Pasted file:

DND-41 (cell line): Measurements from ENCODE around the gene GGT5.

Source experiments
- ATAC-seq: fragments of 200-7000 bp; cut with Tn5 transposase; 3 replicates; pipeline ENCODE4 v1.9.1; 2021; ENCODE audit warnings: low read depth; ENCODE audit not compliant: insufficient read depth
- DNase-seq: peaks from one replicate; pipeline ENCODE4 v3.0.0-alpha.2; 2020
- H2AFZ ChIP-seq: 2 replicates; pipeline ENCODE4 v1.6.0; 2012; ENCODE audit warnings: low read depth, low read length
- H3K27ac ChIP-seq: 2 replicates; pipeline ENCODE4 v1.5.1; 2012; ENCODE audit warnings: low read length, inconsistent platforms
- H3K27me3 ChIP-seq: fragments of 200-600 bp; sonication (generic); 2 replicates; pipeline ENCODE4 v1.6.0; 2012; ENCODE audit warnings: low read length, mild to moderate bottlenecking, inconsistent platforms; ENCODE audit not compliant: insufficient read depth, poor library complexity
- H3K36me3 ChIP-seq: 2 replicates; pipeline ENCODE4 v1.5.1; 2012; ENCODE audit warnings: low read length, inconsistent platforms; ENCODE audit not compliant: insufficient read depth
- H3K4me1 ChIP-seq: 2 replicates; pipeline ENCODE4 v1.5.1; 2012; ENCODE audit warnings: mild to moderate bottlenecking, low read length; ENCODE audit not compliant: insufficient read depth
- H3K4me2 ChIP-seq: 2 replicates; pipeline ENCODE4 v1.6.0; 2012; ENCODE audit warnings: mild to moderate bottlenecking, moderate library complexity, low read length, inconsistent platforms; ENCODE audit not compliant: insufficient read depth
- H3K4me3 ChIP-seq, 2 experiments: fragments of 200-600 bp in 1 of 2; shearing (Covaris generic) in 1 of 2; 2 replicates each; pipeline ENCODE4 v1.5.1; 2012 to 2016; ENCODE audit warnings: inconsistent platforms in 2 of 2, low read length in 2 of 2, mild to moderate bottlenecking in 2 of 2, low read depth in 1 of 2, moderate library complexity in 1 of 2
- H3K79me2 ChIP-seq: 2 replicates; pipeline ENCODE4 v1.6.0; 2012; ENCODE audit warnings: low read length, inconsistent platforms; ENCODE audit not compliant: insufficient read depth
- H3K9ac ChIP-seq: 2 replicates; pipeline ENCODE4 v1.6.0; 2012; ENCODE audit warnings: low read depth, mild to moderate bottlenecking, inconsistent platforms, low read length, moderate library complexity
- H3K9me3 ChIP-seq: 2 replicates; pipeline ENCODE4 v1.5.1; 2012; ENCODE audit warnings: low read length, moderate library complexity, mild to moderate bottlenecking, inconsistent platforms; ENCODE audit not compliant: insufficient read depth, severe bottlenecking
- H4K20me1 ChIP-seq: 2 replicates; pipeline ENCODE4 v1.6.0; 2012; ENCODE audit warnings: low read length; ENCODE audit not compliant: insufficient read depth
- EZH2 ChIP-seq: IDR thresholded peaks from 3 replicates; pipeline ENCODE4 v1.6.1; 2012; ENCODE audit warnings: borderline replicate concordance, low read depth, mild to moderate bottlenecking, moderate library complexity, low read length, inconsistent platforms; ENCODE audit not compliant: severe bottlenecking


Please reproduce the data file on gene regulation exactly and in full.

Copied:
DND-41 (cell line): Measurements from ENCODE around the gene GGT5.

Source experiments
- ATAC-seq: fragments of 200-7000 bp; cut with Tn5 transposase; 3 replicates; pipeline ENCODE4 v1.9.1; 2021; ENCODE audit warnings: low read depth; ENCODE audit not compliant: insufficient read depth
- DNase-seq: peaks from one replicate; pipeline ENCODE4 v3.0.0-alpha.2; 2020
- H2AFZ ChIP-seq: 2 replicates; pipeline ENCODE4 v1.6.0; 2012; ENCODE audit warnings: low read depth, low read length
- H3K27ac ChIP-seq: 2 replicates; pipeline ENCODE4 v1.5.1; 2012; ENCODE audit warnings: low read length, inconsistent platforms
- H3K27me3 ChIP-seq: fragments of 200-600 bp; sonication (generic); 2 replicates; pipeline ENCODE4 v1.6.0; 2012; ENCODE audit warnings: low read length, mild to moderate bottlenecking, inconsistent platforms; ENCODE audit not compliant: insufficient read depth, poor library complexity
- H3K36me3 ChIP-seq: 2 replicates; pipeline ENCODE4 v1.5.1; 2012; ENCODE audit warnings: low read length, inconsistent platforms; ENCODE audit not compliant: insufficient read depth
- H3K4me1 ChIP-seq: 2 replicates; pipeline ENCODE4 v1.5.1; 2012; ENCODE audit warnings: mild to moderate bottlenecking, low read length; ENCODE audit not compliant: insufficient read depth
- H3K4me2 ChIP-seq: 2 replicates; pipeline ENCODE4 v1.6.0; 2012; ENCODE audit warnings: mild to moderate bottlenecking, moderate library complexity, low read length, inconsistent platforms; ENCODE audit not compliant: insufficient read depth
- H3K4me3 ChIP-seq, 2 experiments: fragments of 200-600 bp in 1 of 2; shearing (Covaris generic) in 1 of 2; 2 replicates each; pipeline ENCODE4 v1.5.1; 2012 to 2016; ENCODE audit warnings: inconsistent platforms in 2 of 2, low read length in 2 of 2, mild to moderate bottlenecking in 2 of 2, low read depth in 1 of 2, moderate library complexity in 1 of 2
- H3K79me2 ChIP-seq: 2 replicates; pipeline ENCODE4 v1.6.0; 2012; ENCODE audit warnings: low read length, inconsistent platforms; ENCODE audit not compliant: insufficient read depth
- H3K9ac ChIP-seq: 2 replicates; pipeline ENCODE4 v1.6.0; 2012; ENCODE audit warnings: low read depth, mild to moderate bottlenecking, inconsistent platforms, low read length, moderate library complexity
- H3K9me3 ChIP-seq: 2 replicates; pipeline ENCODE4 v1.5.1; 2012; ENCODE audit warnings: low read length, moderate library complexity, mild to moderate bottlenecking, inconsistent platforms; ENCODE audit not compliant: insufficient read depth, severe bottlenecking
- H4K20me1 ChIP-seq: 2 replicates; pipeline ENCODE4 v1.6.0; 2012; ENCODE audit warnings: low read length; ENCODE audit not compliant: insufficient read depth
- EZH2 ChIP-seq: IDR thresholded peaks from 3 replicates; pipeline ENCODE4 v1.6.1; 2012; ENCODE audit warnings: borderline replicate concordance, low read depth, mild to moderate bottlenecking, moderate library complexity, low read length, inconsistent platforms; ENCODE audit not compliant: severe bottlenecking